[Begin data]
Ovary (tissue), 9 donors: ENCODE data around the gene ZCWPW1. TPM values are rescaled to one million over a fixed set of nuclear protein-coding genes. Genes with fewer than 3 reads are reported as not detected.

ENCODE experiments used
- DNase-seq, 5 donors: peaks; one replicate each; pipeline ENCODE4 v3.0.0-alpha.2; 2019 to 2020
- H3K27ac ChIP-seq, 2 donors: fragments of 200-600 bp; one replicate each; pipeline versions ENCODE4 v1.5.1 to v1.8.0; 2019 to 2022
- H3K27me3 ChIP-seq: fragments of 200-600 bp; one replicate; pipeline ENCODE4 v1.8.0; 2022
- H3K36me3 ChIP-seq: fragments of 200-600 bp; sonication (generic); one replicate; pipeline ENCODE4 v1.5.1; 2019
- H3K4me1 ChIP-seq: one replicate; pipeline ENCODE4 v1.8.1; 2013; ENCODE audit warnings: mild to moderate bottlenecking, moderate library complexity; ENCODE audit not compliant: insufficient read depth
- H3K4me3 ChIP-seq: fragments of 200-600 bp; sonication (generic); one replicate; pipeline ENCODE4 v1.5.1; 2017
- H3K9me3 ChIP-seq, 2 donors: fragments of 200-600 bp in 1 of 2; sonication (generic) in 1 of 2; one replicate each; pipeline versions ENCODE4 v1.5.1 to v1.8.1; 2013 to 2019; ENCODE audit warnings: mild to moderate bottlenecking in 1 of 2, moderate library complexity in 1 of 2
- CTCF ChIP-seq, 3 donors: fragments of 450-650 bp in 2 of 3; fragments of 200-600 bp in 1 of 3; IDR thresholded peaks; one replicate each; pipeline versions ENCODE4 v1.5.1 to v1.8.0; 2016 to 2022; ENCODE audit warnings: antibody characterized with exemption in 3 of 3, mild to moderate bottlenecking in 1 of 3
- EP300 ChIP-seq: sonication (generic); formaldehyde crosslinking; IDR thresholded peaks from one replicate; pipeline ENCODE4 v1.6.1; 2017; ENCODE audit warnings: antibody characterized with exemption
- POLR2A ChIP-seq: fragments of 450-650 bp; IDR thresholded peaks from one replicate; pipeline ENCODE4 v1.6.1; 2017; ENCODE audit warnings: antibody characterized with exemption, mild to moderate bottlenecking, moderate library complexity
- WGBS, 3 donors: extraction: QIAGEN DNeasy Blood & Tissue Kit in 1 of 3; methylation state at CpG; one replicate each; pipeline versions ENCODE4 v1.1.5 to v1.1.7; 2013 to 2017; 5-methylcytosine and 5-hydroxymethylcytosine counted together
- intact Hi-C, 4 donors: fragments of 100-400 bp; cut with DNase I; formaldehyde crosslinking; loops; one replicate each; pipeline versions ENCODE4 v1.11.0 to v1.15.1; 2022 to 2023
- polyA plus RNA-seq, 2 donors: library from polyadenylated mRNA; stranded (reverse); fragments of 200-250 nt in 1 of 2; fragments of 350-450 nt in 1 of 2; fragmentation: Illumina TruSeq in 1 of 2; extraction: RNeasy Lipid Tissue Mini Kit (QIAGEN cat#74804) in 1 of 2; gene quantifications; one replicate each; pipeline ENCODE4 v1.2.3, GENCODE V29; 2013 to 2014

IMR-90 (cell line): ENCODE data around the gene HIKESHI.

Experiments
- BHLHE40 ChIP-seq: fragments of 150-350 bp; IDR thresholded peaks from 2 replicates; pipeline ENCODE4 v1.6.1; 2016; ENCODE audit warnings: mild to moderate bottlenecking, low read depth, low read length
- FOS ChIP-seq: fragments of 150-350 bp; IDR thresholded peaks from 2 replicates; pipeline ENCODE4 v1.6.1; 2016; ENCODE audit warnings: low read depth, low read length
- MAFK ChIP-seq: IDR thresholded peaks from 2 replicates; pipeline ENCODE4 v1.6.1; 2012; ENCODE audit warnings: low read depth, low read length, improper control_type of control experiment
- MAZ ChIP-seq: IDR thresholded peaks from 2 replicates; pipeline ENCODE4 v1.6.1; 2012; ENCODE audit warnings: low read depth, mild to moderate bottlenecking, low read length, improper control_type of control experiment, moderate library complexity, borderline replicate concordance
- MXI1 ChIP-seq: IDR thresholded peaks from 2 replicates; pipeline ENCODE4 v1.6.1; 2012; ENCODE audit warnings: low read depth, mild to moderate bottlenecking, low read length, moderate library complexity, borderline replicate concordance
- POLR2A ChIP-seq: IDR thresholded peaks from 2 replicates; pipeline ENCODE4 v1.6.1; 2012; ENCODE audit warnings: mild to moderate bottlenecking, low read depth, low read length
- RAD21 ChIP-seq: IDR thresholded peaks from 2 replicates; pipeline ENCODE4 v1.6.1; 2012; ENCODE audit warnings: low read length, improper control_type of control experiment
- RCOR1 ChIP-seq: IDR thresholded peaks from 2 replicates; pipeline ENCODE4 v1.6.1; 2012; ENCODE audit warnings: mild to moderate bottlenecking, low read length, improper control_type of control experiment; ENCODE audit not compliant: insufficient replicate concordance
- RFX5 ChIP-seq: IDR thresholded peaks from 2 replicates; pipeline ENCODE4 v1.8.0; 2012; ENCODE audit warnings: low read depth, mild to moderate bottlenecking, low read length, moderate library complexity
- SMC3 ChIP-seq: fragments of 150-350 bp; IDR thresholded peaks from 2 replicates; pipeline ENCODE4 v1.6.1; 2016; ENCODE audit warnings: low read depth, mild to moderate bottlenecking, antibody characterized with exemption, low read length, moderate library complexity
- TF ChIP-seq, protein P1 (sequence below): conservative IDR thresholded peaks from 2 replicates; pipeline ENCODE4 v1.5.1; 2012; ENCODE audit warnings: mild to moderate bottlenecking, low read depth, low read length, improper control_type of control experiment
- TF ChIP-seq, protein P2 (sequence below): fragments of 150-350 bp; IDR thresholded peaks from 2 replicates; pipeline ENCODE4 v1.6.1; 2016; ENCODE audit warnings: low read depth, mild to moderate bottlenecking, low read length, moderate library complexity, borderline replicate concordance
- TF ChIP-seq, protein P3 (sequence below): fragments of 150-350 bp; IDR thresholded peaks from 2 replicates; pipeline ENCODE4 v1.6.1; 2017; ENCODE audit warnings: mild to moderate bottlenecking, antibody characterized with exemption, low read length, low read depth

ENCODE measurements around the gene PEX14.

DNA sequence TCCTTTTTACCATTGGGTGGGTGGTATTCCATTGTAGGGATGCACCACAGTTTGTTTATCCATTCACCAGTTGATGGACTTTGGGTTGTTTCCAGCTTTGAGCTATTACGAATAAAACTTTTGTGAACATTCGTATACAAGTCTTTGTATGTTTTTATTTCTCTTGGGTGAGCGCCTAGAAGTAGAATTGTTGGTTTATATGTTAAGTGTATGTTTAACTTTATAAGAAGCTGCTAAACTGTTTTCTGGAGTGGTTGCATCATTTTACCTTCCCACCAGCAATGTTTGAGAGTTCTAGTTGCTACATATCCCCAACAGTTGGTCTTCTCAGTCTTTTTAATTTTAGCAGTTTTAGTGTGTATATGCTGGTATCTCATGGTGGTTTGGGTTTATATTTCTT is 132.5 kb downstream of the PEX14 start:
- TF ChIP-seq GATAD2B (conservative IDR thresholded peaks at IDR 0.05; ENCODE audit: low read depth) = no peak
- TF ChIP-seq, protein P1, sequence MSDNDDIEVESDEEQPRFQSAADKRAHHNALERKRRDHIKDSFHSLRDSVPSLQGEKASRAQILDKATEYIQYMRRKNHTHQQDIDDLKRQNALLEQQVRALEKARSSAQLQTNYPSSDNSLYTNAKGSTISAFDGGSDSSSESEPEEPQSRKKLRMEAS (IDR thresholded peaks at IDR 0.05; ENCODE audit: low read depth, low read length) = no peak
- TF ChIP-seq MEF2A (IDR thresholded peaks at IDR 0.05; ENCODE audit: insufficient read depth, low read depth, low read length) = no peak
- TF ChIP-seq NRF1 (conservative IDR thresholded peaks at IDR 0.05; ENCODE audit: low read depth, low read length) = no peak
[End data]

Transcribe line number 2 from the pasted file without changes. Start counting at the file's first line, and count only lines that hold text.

ENCODE experiments used